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Department of Computer Science and Technology

Friday, 11 October, 2019 - 14:00 to 15:00
Jean-Louis Lassez

There is a strong conceptual link between proofs and algorithms and their eventual simplicity. With the right data structures algorithms become simpler, sometimes much simpler. With the right definitions proofs become simpler to the point where they might vanish. But there is a dark side to simplicity. If you find a simple proof or a simple algorithm, it may be dismissed as being “simple”, even if it is new and interesting. The challenge is to find a simple proof or a simple algorithm that brings a solution to a hard problem. Examples are drawn from Automata Theory applied to Theater, word equations arising from Lie Algebras, coding theory as applied to the genetic code. And a striking example where a graphic visualization of Symbolic Gaussian elimination leads to a better understanding of Ershov’s theorem and Perron Frobenius’ theorem as most relevant to Google’s search engine. In Linear programming and Geometry we have major theorems and algorithms and open problems which can be viewed in much simpler ways using an old elimination algorithm due to Fourier, when we understand the link between Fourier elimination and Gaussian elimination, when inequalities are in fact implicit equalities.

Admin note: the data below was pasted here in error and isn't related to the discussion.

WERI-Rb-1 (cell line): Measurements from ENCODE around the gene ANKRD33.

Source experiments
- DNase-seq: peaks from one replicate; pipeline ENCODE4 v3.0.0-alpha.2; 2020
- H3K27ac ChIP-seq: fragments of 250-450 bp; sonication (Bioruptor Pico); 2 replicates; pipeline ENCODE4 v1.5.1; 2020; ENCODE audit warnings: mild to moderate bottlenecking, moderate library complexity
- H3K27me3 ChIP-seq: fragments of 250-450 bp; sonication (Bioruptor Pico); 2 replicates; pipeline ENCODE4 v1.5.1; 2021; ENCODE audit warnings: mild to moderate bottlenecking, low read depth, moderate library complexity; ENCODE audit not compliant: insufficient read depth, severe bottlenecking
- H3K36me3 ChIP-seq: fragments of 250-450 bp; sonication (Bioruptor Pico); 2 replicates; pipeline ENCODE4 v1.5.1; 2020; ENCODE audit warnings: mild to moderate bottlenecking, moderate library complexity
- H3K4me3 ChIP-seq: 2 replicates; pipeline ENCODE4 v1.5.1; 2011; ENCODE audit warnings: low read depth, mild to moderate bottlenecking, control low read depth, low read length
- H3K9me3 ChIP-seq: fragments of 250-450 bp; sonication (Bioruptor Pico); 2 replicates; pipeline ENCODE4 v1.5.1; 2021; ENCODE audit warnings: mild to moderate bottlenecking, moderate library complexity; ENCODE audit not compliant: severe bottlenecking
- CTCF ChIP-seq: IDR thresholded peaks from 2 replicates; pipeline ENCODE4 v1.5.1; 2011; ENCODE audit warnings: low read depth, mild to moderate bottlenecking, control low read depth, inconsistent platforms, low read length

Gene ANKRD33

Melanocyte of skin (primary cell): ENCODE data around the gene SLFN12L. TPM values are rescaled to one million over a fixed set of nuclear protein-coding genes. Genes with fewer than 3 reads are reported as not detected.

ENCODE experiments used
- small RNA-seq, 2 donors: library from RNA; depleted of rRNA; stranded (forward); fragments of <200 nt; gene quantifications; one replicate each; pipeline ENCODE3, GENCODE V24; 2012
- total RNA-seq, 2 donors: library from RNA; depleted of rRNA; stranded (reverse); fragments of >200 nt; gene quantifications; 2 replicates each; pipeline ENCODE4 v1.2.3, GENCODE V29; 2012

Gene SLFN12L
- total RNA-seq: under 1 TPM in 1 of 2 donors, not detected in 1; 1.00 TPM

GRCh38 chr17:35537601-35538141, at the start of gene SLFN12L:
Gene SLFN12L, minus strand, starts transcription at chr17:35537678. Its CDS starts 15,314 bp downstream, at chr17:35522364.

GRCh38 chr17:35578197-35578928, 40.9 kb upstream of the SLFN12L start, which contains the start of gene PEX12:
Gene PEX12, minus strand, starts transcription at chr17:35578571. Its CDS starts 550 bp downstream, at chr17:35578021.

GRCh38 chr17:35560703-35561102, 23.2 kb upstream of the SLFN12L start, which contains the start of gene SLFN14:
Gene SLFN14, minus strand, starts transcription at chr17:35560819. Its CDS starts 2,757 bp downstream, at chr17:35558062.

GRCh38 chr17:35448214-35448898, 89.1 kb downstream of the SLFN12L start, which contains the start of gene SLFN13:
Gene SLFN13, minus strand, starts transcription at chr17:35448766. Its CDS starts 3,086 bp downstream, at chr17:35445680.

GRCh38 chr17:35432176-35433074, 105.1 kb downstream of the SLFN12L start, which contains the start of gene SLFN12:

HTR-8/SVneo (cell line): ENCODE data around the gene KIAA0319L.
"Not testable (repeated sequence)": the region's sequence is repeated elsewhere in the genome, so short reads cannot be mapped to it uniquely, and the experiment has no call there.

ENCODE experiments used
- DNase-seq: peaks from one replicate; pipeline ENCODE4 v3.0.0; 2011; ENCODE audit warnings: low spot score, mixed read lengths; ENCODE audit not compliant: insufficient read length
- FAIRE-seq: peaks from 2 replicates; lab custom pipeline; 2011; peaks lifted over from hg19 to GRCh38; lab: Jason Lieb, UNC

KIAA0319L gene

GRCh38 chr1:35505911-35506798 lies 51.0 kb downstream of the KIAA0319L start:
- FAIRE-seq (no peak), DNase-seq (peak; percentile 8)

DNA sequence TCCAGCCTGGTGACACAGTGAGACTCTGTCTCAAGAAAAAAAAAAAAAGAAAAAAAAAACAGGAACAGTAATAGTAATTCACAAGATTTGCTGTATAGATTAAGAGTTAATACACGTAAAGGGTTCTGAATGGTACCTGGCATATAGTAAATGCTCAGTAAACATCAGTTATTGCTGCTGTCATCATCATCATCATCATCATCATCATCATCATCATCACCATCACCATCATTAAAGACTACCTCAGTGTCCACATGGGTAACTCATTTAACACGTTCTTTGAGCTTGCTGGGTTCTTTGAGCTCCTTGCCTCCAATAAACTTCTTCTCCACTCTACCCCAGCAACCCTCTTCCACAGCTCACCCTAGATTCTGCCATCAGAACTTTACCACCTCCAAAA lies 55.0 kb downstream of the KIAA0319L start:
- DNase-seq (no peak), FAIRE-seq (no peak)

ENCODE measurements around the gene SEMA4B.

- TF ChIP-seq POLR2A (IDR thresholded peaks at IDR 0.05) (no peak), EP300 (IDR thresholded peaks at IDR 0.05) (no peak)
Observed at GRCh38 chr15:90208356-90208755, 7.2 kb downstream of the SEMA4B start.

Logic and Semantics Seminar (Computer Laboratory)